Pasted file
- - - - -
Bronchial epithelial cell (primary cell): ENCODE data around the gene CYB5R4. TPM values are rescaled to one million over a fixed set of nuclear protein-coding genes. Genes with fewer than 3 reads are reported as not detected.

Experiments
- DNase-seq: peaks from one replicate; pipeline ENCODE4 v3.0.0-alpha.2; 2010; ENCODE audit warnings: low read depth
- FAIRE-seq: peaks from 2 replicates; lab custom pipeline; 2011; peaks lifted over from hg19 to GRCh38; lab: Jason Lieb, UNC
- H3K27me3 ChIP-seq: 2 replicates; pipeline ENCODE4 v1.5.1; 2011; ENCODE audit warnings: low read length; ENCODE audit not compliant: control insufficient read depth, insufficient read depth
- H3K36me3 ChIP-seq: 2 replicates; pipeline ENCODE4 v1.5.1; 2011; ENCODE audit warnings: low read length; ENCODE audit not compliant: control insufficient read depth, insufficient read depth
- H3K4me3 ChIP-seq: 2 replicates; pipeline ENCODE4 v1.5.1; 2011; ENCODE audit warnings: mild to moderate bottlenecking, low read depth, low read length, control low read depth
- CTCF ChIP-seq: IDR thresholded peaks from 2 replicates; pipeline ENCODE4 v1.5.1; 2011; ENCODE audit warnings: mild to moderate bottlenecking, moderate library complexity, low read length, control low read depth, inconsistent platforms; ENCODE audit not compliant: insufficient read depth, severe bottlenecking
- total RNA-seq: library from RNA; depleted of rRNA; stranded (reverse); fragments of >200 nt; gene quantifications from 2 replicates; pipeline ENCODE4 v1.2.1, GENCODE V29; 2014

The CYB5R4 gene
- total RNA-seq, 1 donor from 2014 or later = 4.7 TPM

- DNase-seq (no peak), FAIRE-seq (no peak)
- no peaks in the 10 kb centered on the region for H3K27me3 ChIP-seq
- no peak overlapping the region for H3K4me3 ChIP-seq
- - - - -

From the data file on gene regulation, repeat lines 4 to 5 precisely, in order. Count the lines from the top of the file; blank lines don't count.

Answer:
- FAIRE-seq: peaks from 2 replicates; lab custom pipeline; 2011; peaks lifted over from hg19 to GRCh38; lab: Jason Lieb, UNC
- H3K27me3 ChIP-seq: 2 replicates; pipeline ENCODE4 v1.5.1; 2011; ENCODE audit warnings: low read length; ENCODE audit not compliant: control insufficient read depth, insufficient read depth